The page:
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Wednesday, August 25, 2021

Halachic Times (Zmanim)
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Jewish History

Following the failed attempt to dispatch a raven from the ark (see "Today in Jewish History" for Elul 10), Noah sent a dove from the window of the ark to see if the great Flood that covered the earth had abated. "But the dove found no resting place for the sole of its foot" and returned to the ark; Noah waited seven days before making another attempt.

Wedding day of Rabbi Baruch and Rebbetzin Rivkah, the parents of Rabbi Schneur Zalman of Liadi (1745-1812 -- see entry for tomorrow, Elul 18), in 1743.

On September 1, 1939, corresponding to the Hebrew date of 17 Elul, the Nazi Wehrmacht invaded Poland, launching World War II. The war would prove to be the deadliest conflict in history, resulting in the death of some 60 million people, including the six million Jews murdered in the Holocaust as part of the Final Solution.

Link: Essays and Stories on the Holocaust

Laws and Customs

As the last month of the Jewish year, Elul is traditionaly a time of introspection and stocktaking -- a time to review one's deeds and spiritual progress over the past year and prepare for the upcoming "Days of Awe" of Rosh HaShanah and Yom Kippur.

As the month of Divine Mercy and Forgiveness (see "Today in Jewish History" for Elul 1) it is a most opportune time for teshuvah ("return" to G-d), prayer, charity, and increased Ahavat Yisrael (love for a fellow Jew) in the quest for self-improvement and coming closer to G-d. Chassidic master Rabbi Schneur Zalman of Liadi likens the month of Elul to a time when "the king is in the field" and, in contrast to when he is in the royal palace, "everyone who so desires is permitted to meet him, and he receives them all with a cheerful countenance and shows a smiling face to them all."

Specific Elul customs include the daily sounding of the shofar (ram's horn) as a call to repentance. The Baal Shem Tov instituted the custom of reciting three additional chapters of Psalms each day, from the 1st of Elul until Yom Kippur (on Yom Kippur the remaining 36 chapters are recited, thereby completing the entire book of Psalms). Click below to view today's Psalms.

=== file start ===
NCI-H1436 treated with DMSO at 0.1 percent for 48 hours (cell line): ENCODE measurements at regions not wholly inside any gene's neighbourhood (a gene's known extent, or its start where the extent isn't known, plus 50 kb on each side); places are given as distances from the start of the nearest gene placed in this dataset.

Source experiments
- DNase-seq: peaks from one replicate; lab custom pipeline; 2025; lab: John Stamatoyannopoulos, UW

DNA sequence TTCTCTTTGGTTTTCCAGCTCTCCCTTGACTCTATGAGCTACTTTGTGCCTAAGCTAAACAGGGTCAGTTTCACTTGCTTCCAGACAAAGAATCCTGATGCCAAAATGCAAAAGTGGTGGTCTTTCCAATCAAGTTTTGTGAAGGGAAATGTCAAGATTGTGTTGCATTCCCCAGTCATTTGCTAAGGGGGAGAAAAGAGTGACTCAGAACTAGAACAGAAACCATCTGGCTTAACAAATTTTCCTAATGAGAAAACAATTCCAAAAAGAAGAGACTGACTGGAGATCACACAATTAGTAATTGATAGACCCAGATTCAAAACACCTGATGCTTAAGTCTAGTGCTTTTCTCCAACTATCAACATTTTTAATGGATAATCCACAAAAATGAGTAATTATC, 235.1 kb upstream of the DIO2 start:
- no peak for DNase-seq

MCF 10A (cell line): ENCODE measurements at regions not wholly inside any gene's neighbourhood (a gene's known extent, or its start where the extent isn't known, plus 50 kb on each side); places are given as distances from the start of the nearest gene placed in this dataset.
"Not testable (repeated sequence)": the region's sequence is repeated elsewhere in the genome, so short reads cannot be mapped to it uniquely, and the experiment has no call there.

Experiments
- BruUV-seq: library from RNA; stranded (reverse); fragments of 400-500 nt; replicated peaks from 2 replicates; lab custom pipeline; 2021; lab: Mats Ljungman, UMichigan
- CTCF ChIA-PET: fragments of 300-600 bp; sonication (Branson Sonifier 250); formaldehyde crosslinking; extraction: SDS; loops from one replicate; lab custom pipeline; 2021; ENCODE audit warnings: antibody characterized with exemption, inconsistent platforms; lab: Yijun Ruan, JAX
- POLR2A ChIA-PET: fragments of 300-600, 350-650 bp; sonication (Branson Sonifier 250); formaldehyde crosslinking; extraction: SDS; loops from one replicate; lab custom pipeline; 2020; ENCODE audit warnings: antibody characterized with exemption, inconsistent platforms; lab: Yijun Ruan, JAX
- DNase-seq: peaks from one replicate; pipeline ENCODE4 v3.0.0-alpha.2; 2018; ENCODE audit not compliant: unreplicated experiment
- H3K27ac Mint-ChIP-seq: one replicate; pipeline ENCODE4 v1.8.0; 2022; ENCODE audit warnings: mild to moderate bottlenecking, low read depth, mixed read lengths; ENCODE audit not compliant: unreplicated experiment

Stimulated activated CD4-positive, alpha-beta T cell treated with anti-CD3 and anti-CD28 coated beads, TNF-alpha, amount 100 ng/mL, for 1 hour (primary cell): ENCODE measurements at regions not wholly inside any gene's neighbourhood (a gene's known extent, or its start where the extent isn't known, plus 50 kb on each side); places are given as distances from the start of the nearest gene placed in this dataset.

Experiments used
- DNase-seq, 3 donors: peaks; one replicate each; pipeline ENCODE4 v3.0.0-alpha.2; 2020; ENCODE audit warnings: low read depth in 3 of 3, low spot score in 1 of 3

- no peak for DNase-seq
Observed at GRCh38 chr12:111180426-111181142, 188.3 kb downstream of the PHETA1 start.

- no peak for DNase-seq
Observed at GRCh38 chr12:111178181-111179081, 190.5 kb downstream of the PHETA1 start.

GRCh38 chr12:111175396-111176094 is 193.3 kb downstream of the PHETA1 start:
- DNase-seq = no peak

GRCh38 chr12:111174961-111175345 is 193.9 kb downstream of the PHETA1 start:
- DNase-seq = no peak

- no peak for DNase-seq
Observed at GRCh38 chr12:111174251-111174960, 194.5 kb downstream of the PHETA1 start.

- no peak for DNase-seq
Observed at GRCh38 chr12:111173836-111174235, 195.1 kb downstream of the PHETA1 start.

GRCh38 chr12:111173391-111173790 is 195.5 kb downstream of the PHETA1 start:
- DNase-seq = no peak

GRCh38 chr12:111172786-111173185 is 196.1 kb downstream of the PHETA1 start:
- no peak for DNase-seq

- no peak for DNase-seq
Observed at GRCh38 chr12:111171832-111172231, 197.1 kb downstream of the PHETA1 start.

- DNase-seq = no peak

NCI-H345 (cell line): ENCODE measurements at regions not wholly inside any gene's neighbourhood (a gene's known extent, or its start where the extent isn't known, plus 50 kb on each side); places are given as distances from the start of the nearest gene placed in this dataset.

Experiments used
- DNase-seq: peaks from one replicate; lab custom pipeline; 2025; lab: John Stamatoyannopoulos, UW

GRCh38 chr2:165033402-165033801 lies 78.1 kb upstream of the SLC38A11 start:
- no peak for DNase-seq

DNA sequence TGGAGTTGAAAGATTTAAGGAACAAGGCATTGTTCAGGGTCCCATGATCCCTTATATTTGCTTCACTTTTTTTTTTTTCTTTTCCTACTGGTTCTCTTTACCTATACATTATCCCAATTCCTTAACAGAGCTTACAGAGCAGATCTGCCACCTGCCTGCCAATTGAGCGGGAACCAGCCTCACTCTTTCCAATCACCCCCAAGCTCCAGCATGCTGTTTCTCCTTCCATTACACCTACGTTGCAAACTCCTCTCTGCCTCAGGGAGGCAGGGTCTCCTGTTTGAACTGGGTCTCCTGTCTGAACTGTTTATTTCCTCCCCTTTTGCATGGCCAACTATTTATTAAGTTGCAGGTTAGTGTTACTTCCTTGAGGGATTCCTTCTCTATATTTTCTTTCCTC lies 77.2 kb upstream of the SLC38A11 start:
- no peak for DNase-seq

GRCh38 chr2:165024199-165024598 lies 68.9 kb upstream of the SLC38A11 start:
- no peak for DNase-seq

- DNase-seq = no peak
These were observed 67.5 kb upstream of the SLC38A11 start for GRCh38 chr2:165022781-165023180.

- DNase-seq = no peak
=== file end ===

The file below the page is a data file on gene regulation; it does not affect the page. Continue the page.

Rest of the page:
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Elul is also the time to have one's tefillin and mezuzot checked by an accredited scribe to ensure that they are in good condition and fit for use.

Links: More on Elul

Daily Thought

Sometimes an opportunity to do something good comes along, but you’re not sure it’s worth the effort. So here’s a thought to ponder:

On the one hand, Maimonides wrote that the world is held in such delicate balance that one good deed can change everything.

On the other hand, go out and look. Does this seem like a balanced world? Like a world where goodness and wickedness come in equal measure?

Or is this a world where the bad guys keep winning and the good guys are tread underfoot?

A world, as the kabbalist Rabbi Chaim Vital wrote, “where the wicked dominate, where most of life is harsh and brutal; a world that is almost entirely wicked with but a tiny infusion of goodness scattered throughout.”

But then, we really have no idea how to quantify the ratio of goodness to bad.

Because goodness is light. Wickedness is darkness.

One flash of light disrupts a huge amount of darkness. One sincere good deed is even more powerful.

So powerful, that if the Creator would infuse just a sliver beyond the minuscule ration of goodness alloted to this world, wickedness wouldn’t have a chance.

But He placed you in His universe. You, a human being, who has access to light from beyond the system.

You, who with one small but earnest act of goodness can radically disrupt the balance of this entire universe and transform its nature forever.

Do it now.